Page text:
Field of Science

The Punishment Paradox

Why do attempted murderers get less jail time than murderers? Why is a drunken driver who hits a tree punished less than one who hits a person? If our laws are set up to correct behavior, why do they punish according to the outcome of an action rather than the intention?

Questions like these were raised in a talk I heard today by Fiery Cushman who, in addition to having an awesome name, has done some fascinating research on this subject.

It turns out the phenomenon of punishing by outcomes rather than intentions is reflected not just in our legal system, but in our individual behavior. In a variety of experiments, (see his publications page for details) Cushman found that people's decisions to reward and punish, even amoung children as young as five, are based on the result of someone's actions rather than on what the person was thinking.

Interestingly, when asked if they want to be friends with a person, or whether that person is "good," intentionality becomes much more important. Thus, if you throw a rock at me and miss, I'll think you're a jerk, but I won't chase you down the way I would if you'd hit me. (Hah, I'm actually a wimp. I'd go home and cry. But you get the point.)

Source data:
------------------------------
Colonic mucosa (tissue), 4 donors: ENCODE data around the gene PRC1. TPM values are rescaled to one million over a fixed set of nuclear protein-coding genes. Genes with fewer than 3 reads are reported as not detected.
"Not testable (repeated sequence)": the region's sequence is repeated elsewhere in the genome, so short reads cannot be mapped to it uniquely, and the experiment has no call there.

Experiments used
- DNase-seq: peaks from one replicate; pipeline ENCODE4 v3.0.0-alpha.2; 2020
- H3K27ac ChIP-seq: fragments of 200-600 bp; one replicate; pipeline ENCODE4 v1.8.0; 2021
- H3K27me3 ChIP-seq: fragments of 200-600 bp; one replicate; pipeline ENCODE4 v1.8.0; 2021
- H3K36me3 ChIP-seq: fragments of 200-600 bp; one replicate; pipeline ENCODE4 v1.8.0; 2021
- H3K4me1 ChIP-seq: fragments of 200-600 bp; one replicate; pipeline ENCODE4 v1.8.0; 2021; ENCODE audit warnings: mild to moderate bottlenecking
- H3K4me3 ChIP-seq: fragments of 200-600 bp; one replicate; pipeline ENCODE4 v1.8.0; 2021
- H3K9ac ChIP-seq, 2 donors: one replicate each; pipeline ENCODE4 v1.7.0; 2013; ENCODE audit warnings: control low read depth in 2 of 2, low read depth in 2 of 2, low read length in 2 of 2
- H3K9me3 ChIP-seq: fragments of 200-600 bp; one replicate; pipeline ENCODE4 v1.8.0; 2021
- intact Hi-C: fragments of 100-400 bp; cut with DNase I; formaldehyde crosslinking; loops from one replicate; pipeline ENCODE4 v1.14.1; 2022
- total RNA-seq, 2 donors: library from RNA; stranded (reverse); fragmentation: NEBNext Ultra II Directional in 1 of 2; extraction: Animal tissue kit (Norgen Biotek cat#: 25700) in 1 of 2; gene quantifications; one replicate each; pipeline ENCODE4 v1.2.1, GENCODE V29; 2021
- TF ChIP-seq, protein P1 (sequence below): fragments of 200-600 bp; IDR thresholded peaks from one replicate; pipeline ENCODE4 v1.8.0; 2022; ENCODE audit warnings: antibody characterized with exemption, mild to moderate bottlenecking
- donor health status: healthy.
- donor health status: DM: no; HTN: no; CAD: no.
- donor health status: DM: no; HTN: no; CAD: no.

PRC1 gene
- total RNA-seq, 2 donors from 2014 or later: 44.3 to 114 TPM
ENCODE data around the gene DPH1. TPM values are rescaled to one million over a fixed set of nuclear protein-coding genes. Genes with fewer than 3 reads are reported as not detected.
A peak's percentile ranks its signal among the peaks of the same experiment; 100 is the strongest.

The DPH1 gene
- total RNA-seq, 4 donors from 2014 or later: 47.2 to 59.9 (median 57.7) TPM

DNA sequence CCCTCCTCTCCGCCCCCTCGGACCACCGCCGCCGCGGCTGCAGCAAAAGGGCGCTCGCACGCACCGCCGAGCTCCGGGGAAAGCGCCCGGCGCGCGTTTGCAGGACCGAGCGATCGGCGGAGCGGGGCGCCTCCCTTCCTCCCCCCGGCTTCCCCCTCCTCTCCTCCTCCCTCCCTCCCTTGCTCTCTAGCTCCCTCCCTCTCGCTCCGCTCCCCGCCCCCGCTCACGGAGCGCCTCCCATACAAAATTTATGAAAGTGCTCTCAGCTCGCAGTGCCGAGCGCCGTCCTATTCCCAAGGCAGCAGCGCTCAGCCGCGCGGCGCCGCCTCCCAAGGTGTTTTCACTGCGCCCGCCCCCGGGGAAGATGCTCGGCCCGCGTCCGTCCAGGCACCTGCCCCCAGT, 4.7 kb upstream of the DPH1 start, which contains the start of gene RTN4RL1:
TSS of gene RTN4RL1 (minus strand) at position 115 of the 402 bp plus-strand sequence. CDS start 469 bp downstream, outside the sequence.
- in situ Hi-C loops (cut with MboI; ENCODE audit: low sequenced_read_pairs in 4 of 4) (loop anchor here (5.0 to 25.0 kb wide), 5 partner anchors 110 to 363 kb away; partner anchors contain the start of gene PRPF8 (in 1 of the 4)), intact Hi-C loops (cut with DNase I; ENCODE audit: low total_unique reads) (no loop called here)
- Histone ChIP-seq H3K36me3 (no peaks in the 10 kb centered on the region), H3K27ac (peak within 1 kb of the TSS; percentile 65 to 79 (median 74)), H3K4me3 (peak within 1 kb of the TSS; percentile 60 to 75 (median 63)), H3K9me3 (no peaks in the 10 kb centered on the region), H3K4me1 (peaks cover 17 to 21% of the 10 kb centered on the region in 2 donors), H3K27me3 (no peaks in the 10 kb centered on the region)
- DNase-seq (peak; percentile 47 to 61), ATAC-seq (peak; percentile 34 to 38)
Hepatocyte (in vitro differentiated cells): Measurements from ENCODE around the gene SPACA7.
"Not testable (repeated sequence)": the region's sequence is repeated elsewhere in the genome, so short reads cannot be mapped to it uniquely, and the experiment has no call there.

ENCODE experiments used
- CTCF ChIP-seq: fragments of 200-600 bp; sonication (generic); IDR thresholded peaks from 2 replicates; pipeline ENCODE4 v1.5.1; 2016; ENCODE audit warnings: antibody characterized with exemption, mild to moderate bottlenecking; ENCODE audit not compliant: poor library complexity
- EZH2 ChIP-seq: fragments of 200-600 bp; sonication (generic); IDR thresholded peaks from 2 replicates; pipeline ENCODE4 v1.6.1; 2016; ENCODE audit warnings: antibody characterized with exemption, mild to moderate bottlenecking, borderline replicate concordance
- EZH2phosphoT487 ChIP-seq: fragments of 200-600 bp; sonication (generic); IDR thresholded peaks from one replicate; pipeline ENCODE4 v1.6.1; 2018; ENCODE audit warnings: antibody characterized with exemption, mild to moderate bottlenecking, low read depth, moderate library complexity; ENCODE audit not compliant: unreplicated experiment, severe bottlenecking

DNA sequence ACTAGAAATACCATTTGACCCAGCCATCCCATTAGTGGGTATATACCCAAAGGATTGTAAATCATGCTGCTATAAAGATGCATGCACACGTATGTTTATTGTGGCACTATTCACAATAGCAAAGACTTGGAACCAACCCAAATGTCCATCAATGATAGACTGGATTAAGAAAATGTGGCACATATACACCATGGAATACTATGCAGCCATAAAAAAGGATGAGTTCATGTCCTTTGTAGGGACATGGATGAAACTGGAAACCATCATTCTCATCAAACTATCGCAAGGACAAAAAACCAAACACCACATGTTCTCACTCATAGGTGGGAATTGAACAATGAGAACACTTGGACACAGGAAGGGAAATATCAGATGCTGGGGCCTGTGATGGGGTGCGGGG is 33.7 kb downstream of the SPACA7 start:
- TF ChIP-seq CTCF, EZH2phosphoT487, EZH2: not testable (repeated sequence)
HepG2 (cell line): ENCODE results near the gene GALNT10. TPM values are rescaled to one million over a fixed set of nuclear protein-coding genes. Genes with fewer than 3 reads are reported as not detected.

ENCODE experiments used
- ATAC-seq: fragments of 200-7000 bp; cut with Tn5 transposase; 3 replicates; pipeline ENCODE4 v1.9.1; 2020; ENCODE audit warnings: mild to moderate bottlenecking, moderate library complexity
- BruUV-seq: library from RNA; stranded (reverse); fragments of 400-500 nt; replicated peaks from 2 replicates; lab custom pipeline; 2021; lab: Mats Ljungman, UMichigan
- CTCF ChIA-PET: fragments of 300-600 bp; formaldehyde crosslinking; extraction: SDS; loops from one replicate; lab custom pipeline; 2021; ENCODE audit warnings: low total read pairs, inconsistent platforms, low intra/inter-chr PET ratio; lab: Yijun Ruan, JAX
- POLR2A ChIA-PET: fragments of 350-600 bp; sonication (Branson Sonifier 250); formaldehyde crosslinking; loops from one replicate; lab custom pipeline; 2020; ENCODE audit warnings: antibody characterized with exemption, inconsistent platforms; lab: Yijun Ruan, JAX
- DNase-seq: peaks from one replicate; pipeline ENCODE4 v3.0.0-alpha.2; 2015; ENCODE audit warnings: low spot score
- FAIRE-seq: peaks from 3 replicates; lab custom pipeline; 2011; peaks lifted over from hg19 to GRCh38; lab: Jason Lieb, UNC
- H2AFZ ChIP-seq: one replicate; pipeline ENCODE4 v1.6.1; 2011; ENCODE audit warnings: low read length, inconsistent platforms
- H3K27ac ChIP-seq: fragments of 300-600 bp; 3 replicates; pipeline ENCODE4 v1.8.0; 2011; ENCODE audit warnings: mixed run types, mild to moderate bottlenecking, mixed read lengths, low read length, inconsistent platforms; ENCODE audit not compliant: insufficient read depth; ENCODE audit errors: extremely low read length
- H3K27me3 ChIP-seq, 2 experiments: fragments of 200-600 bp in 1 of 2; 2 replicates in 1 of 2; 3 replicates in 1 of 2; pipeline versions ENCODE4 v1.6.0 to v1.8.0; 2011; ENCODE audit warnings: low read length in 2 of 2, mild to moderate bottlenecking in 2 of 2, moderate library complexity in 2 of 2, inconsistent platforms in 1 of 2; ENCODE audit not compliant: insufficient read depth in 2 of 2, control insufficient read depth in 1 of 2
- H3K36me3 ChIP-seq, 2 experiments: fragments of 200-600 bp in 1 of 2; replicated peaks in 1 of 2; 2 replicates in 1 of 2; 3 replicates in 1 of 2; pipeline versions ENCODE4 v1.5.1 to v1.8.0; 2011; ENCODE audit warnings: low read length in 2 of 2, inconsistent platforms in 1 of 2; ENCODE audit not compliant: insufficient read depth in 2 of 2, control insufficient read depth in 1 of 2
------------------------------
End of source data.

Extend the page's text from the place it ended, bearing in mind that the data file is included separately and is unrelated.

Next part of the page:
This talk being part of an evolutionary dynamics class, Cushman turned to the question of how this punishment instinct might have evolved, and why it evolved so differently from moral judgments.

The answers to these questions are still cloudy, but they may have to do with our interactions with the natural (non-human) environment. Consequences in the natural world are based on outcomes: If you climb a dangerous cliff but don't fall, you aren't punished, even though it was still a bad idea. So from these non-social interactions, we're "used" to being punished based on outcomes; in evolutionary terms, we've adapted to it. And according to some of Cushman's experiments, we learn better from outcome-based punishment, because it's what we expect. So punishment evolved to fit our already-established learning patterns. I think. If you're having trouble following this, it's tricky stuff. I can barely follow it myself.